Episode 02.16, "Pride" (Aired: February 21, 2019) Really thought this was an uneven episode that had no idea what direction it wanted to go in. Did they want to do a war between right wing extremists and left wing extremists? Did they want to do an episode where a left wing extremist takes a right winger hostage and they have to save the right winger, even if they may not want to? Did they want to do an episode of righties attacking lefties? Or was this going to be the episode where Deacon finally learns he's not indestructible? So many different things to wrap my head around tonight...clearly, this episode had no focus. I was initially pumped about this episode because it appeared to be an episode where a left wing extremist attacks a right winger and the right winger is the one who needs saving. It's the kind of "rock and a hard place" situation that just makes for some great storytelling. On the one hand, you have a guy you hate and, in your thoughts, you'd love to put a bullet through his head. On the other...SWAT are the law and they have to save everyone, even those they may not like to save, because that's what the law says. That, and you get to explore questions about whether or not "the good guys" really are "good guys" if they're so cavalier about the lives of "the other side" and if the left wing can be just as hate-filled as the right-wing (yes, they can, but that's a debate for another thread). Oh, and how the left wing hostage taker played into the right winger's attempts to paint himself as a martyr, and how the left winger killing him would prove him right. Talk about your conflicts. Instead, we got...this. I don't know what to say. I'll make a few side points. Great emotional turns from Hicks and his son. They really nailed what was otherwise a rather soapy drama. Poor Street and his mom. I'd say I hope she's OK but it doesn't look like it. Wish they did more with the LGTB shooting club. They could have been interesting. Kind of figured Deacon's issues would come to a head tonight...they laid it on so thick, and now he'll be out of action for quite some time. I figure he'll be a desk jockey for a few episodes before he goes back on to the field, to really hit his troubles home. That said, they've really done well selling Deacon's pride this season.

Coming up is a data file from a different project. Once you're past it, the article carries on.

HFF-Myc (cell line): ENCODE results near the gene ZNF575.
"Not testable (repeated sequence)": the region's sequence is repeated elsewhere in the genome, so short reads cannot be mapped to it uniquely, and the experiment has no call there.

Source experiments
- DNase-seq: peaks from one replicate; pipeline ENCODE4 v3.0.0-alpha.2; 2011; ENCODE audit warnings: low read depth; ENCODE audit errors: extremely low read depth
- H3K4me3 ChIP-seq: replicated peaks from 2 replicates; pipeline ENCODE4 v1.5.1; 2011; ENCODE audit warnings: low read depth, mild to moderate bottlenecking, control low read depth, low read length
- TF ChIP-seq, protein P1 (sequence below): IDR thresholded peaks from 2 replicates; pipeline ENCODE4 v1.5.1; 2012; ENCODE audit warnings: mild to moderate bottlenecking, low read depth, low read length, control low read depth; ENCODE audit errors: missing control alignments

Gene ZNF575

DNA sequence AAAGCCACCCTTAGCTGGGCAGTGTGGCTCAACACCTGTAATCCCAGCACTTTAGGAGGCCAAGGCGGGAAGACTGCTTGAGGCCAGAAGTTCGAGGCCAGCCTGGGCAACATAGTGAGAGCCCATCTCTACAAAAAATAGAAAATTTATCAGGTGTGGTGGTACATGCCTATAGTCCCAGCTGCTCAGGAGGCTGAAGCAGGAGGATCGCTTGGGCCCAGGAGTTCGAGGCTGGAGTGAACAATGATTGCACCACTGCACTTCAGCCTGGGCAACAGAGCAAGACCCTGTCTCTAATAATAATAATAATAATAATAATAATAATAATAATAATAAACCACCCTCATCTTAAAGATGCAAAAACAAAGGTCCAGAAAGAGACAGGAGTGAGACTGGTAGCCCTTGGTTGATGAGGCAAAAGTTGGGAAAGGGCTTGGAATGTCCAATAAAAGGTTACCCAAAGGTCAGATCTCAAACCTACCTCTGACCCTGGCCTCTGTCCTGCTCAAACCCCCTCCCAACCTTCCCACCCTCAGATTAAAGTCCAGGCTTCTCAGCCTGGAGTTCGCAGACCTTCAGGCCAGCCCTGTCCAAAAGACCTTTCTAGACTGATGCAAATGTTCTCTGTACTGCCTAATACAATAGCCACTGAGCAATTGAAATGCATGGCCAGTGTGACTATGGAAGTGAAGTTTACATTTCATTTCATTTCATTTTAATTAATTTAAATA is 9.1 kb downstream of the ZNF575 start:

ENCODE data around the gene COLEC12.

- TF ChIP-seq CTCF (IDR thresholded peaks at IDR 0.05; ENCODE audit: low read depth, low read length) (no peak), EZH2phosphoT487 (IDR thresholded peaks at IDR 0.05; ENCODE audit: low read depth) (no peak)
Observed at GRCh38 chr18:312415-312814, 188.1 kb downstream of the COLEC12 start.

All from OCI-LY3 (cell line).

4. Danielg342

    S02.E08: Identity, Part I

    It all really happened at the end, but...wow. That's an ending. We went from middling and plodding to OMG! What the heck is going on?!? in a matter of five minutes. Well done, show. So I guess the Kaylons have become this show's version of the Borg. I mean, they even have a cube...er, cylinder. Also, is it any coincidence that said cylinder actually looks like a viral spore? Talk about your deeper allusions...because, if you think about it, the Kaylons- just like the Borg- spread and destroy other planets just like viruses destroy cells. Those last ten minutes of this episode was really on point. Only quibble I'll say is that this would have been a much better season finale...think about it...a whole summer to wonder what the Kaylons are up to and to ponder Earth's fate. Or...rather, a whole summer to chew on the Kaylon killers and see just how Issac reinserts himself into the crew and how the crew saves Earth, but still. Side note- seeing those armed Kaylons was super creepy, and transformed a previously nonthreatening robot into something really scary. So again, well done, show.
  5. Danielg342

    Criminal Minds In The Media: Media Liaison

    There goes my preferred ending for Reid- where his final scene ends just as he meets her for the first time. Oh well. Rachael Leigh Cook is a pretty good actress to be paired up with, so I think this could work out well. I may even get as close as I can to my other preferred Reid coupling, him and Zoe Hawkes (still gone too soon).